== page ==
Senator Robert Ray —Yes, and you know why.


Senator KEMP —I remember you saying that, Senator Ray. So I correct myself. There is one area in which you got into public policy issues. We have never seen that bill, Senator, but we remember. Like a few of us, Senator Ray, you have form too. Just remember that. You have form.


Senator Robert Ray —At least I've had form; you've never had any.


Senator KEMP —Your form, Senator Ray, in three words—Collins class submarines. That is your form.


Senator Robert Ray —What do you want to say about it?


Senator KEMP —Well, you were Minister for Defence for six years, weren't you?


Senator Robert Ray —But what do you want to say about it?


Senator KEMP —Just correct me if I am wrong, but you were Minister for Defence for six years.


Senator Robert Ray —What do you want to say about it?


Senator KEMP —Senator, I think that says it all. Let me return to the legislation. I have been diverted.


Senator Lundy —Even your own colleagues are telling you to get on with it, Kempy.


Senator KEMP —Kate Lundy comes in. Gee, this is tough. Now I know I am in trouble. I have said this before: when Senator Lundy comes in and has a go at you, you know you are in trouble. That is true. Because of that, I will return to the bill.

The bill represents another aspect of tax reform and a very important part of the government's agenda. As part of tax reform, we all know that there is a GST, a new PAYG regime and then there are streamlined consolidated machinery provisions to support the new tax system. To further the process of streamlining the machinery provisions of the tax law, a process which has advantages for both taxpayers and the tax office, the bill establishes a new uniform penalty regime for all taxation laws administered by the commissioner. The uniform penalty regime was not only desirable in its own right because it makes penalties easier to understand and calculate but also necessary to avoid problems with the BAS, business activity statement. One BAS may cover a range of tax obligations such as PAYG and FBT instalments and GST payments. Therefore, it makes sense that if there is a default in relation to a BAS the default does not attract different rates of penalty. The different payments are covered by a single BAS.

Far from complicating the new tax system, the uniform penalty regime is a step in the direction of simplicity. Apart from anything else, the tax office has calculated that this move will result in a reduction in the number of pages of tax law by about 100 pages. The bill also sets out the classes of tax practitioners who can charge for preparing a BAS. The existing income tax and fringe benefits tax laws basically restrict the right to charge for preparing income tax returns to a registered tax agent. However, it was felt that the right to charge for preparing a BAS should be open to a wider class of practitioners, because there was concern that not everybody who was required to lodge a BAS would have access to or need for the services of a registered tax agent.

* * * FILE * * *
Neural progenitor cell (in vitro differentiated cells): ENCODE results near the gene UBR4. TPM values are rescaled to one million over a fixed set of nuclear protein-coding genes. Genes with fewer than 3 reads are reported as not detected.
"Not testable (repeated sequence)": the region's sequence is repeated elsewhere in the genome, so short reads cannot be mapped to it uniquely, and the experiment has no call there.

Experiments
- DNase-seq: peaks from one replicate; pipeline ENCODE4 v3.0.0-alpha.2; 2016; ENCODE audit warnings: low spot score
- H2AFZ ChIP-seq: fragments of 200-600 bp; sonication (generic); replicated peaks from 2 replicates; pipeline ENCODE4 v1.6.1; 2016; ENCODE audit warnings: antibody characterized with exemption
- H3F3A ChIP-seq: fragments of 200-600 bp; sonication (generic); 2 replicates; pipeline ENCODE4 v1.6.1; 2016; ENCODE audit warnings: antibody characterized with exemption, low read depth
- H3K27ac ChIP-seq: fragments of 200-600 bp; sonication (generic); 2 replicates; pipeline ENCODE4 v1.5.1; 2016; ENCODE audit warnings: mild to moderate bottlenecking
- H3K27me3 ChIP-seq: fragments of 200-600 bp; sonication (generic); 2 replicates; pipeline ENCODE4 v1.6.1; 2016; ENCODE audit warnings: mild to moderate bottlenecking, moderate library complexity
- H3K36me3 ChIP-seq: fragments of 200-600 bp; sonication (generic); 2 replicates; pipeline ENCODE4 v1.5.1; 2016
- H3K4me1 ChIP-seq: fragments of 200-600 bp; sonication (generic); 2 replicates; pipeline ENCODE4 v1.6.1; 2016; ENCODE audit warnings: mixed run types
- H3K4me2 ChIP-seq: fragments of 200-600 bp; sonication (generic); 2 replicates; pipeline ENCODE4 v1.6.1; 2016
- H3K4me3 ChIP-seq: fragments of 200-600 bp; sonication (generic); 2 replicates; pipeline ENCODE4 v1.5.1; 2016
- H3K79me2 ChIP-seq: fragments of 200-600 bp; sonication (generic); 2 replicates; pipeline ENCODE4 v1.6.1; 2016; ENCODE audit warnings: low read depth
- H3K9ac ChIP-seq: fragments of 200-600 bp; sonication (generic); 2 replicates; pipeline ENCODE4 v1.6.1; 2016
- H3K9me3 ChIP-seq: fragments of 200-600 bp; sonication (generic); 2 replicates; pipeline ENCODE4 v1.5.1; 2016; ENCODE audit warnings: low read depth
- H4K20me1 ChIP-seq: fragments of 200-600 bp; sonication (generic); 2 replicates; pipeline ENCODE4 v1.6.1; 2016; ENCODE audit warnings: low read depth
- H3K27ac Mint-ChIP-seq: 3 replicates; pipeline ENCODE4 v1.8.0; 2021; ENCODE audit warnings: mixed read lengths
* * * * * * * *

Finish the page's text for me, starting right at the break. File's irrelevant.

Persons who will be able to charge for providing BAS services include members of recognised professional associations representing accountants and tax practitioners, bookkeepers working under the direction of registered tax agents, persons who provide payroll bureau services to employers and Customs agents. Expanding the categories of people who can charge for BAS services should help to lighten the workload for tax practitioners in what is a very busy time for everyone. The bill also sought to restate the existing position in relation to registered tax agents but not to materially change it. These provisions of the bill were amended to meet the requirements of the professions. They substantially replicate the existing law but are more broadly based to take account of the cross-tax nature of the BAS.

There are some other important measures in this bill. Perhaps the chief amongst these is the provisions which extend the income tax deductions for plant and software acquired in preparation for the GST. Deductions will now be allowed for equipment and software which is not installed but in respect of which taxpayers have entered into binding contracts. The final part of the bill is a collection of miscellaneous amendments and machinery provisions arising from the new tax system. On the whole, these are purely technical. A number of other issues have been raised, particularly by Senator Ridgeway, and we may address those in the committee stage.

Question resolved in the affirmative.

Bill read a second time.